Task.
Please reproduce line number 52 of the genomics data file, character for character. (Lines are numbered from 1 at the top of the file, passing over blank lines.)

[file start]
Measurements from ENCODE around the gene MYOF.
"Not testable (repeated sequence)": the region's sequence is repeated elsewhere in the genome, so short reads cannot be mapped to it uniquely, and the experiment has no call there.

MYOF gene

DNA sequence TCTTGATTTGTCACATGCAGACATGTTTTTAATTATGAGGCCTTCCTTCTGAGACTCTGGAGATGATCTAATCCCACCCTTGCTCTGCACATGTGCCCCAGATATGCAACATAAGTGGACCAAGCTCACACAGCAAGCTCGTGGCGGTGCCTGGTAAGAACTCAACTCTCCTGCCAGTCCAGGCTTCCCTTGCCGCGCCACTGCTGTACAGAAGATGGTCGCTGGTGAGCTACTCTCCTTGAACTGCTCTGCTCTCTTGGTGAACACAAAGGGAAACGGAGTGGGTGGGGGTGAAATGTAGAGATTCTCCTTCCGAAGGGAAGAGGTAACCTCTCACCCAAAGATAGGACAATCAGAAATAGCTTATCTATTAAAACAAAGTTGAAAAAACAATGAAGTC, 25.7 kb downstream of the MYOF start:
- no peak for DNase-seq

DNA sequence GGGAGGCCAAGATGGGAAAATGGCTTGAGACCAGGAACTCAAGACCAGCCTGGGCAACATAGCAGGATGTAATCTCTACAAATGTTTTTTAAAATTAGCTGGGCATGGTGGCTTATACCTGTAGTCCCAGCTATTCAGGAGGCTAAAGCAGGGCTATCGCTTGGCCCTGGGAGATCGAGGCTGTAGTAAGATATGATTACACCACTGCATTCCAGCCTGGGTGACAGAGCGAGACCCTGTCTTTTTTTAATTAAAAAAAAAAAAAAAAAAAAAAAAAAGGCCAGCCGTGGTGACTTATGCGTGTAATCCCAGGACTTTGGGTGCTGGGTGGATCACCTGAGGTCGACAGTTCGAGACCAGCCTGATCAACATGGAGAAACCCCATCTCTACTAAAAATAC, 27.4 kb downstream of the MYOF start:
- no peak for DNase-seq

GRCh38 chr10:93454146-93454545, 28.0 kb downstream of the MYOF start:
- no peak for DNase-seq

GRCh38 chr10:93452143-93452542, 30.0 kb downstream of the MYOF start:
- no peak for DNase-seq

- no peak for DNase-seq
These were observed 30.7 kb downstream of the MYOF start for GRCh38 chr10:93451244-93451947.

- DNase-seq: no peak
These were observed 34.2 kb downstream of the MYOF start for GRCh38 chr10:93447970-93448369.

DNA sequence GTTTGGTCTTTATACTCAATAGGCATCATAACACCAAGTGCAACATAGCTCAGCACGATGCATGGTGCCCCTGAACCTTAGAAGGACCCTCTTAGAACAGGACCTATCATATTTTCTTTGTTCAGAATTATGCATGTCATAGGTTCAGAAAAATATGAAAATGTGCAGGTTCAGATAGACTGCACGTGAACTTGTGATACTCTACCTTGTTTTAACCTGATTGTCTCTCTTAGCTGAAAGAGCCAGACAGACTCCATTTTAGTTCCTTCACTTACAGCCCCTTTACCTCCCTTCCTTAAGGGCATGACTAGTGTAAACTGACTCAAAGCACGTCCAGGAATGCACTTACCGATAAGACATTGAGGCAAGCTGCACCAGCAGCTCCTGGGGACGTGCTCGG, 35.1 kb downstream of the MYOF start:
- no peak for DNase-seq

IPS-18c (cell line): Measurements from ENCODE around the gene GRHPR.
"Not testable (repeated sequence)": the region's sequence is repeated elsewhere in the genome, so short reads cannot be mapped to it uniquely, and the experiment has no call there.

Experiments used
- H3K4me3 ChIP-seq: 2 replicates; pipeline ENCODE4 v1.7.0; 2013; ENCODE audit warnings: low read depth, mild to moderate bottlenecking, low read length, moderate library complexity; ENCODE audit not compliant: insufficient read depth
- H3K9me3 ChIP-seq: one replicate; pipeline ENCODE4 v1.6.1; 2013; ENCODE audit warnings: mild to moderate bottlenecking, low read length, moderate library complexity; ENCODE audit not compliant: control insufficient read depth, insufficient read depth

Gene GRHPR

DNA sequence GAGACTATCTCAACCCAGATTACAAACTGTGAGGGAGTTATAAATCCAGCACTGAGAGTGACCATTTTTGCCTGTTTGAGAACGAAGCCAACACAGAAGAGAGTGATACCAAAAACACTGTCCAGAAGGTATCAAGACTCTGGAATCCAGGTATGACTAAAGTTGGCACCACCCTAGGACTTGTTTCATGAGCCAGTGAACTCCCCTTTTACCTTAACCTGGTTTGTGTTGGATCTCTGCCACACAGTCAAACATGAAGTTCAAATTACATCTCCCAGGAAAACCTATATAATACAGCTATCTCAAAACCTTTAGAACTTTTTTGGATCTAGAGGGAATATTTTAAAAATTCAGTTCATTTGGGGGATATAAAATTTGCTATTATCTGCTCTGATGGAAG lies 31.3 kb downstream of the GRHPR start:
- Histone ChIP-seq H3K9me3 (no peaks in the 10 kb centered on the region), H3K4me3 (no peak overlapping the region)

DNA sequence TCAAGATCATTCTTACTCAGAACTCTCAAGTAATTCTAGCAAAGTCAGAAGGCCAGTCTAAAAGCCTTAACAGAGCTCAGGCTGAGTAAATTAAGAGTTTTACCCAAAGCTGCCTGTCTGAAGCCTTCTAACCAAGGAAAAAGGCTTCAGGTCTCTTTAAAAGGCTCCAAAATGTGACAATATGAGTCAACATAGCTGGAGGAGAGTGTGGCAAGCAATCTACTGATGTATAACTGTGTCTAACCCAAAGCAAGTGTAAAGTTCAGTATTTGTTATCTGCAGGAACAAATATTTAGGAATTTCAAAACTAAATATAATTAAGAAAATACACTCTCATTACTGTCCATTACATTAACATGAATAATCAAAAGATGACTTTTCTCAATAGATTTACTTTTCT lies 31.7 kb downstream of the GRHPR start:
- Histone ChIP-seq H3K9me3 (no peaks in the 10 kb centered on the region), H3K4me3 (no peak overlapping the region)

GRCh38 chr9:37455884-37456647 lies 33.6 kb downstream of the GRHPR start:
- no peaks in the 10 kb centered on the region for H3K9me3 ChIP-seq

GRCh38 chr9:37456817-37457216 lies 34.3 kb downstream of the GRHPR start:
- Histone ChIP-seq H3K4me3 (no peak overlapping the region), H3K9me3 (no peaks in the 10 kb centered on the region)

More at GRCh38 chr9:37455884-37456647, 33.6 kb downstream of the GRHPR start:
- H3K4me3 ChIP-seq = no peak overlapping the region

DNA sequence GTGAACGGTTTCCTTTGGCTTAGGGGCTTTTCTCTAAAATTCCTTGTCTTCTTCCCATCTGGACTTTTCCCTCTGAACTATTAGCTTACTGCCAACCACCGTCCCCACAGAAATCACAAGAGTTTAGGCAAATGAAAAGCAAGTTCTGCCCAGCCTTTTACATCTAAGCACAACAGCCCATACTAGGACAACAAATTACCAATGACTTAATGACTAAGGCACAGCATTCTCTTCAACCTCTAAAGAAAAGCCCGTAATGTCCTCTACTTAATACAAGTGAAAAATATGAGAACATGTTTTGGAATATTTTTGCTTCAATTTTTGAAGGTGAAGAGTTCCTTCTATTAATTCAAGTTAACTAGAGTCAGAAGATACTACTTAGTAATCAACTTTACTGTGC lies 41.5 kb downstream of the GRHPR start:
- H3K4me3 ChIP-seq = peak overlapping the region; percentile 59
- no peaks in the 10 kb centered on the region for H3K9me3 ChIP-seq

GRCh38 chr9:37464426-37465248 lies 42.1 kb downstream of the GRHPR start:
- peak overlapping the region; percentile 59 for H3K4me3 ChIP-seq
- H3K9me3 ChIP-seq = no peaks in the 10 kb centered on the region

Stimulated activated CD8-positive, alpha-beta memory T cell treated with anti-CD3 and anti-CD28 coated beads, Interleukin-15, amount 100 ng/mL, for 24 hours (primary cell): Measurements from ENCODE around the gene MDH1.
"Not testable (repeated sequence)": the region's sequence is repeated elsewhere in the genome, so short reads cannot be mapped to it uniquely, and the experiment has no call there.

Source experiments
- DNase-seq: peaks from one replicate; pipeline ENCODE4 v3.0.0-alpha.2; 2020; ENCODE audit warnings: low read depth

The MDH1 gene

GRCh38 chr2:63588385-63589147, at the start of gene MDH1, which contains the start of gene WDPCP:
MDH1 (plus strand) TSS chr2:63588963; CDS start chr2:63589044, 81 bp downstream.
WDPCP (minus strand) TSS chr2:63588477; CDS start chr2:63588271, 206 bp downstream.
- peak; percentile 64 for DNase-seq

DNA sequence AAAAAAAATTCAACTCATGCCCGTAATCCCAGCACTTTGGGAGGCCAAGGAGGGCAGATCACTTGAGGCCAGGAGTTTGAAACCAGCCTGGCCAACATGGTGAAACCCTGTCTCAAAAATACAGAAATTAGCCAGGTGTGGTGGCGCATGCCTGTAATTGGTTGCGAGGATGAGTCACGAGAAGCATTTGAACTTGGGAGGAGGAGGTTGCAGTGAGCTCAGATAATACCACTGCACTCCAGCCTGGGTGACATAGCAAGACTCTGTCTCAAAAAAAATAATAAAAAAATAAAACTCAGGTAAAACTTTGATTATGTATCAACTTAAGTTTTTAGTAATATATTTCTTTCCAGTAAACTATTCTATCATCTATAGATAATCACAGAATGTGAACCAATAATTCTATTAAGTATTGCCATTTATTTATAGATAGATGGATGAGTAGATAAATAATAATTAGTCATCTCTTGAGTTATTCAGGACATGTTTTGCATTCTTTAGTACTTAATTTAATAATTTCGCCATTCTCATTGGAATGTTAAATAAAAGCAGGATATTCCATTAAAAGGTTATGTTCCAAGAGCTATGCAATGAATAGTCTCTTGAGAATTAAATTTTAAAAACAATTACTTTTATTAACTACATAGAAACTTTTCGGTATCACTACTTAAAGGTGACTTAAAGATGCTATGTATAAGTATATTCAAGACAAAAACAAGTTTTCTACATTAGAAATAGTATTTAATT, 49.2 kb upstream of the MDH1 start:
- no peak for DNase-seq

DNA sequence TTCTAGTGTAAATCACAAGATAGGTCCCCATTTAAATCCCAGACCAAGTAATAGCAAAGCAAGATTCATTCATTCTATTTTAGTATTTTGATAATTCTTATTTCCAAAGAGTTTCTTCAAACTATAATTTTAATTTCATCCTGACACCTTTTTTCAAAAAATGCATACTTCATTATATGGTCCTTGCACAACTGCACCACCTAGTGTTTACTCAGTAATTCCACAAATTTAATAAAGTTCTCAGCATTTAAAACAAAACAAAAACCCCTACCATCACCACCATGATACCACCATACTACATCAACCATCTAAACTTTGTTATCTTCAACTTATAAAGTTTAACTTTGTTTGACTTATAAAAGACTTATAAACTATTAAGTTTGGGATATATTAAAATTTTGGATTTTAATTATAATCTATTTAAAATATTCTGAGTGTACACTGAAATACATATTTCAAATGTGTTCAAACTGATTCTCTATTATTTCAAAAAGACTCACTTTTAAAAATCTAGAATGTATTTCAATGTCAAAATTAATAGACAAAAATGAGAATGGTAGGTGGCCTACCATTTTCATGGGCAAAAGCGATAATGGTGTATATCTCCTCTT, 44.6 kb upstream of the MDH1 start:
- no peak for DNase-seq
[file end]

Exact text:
- no peak for DNase-seq